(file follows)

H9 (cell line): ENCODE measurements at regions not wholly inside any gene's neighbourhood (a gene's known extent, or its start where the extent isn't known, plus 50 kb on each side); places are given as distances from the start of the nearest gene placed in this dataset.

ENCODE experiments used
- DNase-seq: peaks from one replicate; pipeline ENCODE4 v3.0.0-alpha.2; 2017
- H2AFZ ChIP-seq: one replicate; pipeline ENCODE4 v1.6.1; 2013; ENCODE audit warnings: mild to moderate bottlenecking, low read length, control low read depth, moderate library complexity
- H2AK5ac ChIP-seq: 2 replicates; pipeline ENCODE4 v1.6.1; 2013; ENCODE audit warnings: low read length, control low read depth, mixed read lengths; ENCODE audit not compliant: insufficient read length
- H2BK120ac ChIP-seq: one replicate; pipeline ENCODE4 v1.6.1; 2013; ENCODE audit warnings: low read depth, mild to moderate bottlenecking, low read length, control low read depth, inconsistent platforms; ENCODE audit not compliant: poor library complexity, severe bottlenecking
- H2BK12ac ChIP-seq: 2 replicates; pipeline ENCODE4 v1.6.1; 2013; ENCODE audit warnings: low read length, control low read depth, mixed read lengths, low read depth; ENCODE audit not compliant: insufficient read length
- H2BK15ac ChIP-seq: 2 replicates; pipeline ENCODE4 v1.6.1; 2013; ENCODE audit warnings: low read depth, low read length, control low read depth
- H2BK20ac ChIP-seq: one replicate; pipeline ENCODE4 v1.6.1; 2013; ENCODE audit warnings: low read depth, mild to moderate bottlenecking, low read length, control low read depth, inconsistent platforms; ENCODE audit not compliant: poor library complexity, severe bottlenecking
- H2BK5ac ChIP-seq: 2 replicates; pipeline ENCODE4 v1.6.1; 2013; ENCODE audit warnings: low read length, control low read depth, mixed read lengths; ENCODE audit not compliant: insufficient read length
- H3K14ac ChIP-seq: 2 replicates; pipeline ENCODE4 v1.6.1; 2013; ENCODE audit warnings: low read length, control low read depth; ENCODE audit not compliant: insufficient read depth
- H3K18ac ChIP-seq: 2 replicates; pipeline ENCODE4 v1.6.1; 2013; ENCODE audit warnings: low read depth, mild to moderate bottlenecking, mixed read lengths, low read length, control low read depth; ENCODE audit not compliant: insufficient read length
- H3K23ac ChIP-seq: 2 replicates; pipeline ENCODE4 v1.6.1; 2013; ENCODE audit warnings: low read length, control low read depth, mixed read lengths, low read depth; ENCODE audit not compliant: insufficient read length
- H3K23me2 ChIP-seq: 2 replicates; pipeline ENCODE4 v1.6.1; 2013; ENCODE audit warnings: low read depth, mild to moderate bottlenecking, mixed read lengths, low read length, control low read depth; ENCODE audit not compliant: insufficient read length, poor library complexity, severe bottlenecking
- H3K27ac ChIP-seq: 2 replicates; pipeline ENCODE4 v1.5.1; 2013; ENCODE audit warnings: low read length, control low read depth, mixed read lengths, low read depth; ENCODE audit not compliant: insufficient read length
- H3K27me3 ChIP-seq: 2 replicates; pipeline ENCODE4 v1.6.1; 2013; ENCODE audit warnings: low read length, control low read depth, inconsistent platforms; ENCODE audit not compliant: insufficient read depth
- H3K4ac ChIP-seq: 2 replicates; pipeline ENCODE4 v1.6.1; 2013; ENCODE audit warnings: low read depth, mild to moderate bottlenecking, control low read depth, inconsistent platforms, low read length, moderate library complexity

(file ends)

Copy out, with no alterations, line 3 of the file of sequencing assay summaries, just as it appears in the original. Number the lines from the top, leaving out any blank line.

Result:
- DNase-seq: peaks from one replicate; pipeline ENCODE4 v3.0.0-alpha.2; 2017